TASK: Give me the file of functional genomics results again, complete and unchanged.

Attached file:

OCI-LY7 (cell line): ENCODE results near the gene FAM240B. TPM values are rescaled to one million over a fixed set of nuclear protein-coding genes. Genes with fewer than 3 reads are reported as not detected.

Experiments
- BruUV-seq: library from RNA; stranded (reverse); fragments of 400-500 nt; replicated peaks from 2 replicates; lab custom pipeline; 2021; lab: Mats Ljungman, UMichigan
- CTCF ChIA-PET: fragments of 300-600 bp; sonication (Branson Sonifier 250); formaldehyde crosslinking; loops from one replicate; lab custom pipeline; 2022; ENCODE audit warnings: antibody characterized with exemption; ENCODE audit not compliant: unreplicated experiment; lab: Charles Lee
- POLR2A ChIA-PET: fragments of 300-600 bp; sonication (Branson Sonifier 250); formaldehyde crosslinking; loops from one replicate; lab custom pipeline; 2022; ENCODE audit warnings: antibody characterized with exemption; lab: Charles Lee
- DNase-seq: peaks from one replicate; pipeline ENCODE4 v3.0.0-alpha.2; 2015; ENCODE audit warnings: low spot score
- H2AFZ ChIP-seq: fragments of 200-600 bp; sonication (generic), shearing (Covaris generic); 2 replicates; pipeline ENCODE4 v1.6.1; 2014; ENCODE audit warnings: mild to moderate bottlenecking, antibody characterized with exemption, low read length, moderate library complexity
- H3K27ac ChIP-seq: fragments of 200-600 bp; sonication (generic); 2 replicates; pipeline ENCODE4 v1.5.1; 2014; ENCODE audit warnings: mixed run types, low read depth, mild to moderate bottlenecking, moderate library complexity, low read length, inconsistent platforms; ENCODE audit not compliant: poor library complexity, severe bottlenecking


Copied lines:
OCI-LY7 (cell line): ENCODE results near the gene FAM240B. TPM values are rescaled to one million over a fixed set of nuclear protein-coding genes. Genes with fewer than 3 reads are reported as not detected.

Experiments
- BruUV-seq: library from RNA; stranded (reverse); fragments of 400-500 nt; replicated peaks from 2 replicates; lab custom pipeline; 2021; lab: Mats Ljungman, UMichigan
- CTCF ChIA-PET: fragments of 300-600 bp; sonication (Branson Sonifier 250); formaldehyde crosslinking; loops from one replicate; lab custom pipeline; 2022; ENCODE audit warnings: antibody characterized with exemption; ENCODE audit not compliant: unreplicated experiment; lab: Charles Lee
- POLR2A ChIA-PET: fragments of 300-600 bp; sonication (Branson Sonifier 250); formaldehyde crosslinking; loops from one replicate; lab custom pipeline; 2022; ENCODE audit warnings: antibody characterized with exemption; lab: Charles Lee
- DNase-seq: peaks from one replicate; pipeline ENCODE4 v3.0.0-alpha.2; 2015; ENCODE audit warnings: low spot score
- H2AFZ ChIP-seq: fragments of 200-600 bp; sonication (generic), shearing (Covaris generic); 2 replicates; pipeline ENCODE4 v1.6.1; 2014; ENCODE audit warnings: mild to moderate bottlenecking, antibody characterized with exemption, low read length, moderate library complexity
- H3K27ac ChIP-seq: fragments of 200-600 bp; sonication (generic); 2 replicates; pipeline ENCODE4 v1.5.1; 2014; ENCODE audit warnings: mixed run types, low read depth, mild to moderate bottlenecking, moderate library complexity, low read length, inconsistent platforms; ENCODE audit not compliant: poor library complexity, severe bottlenecking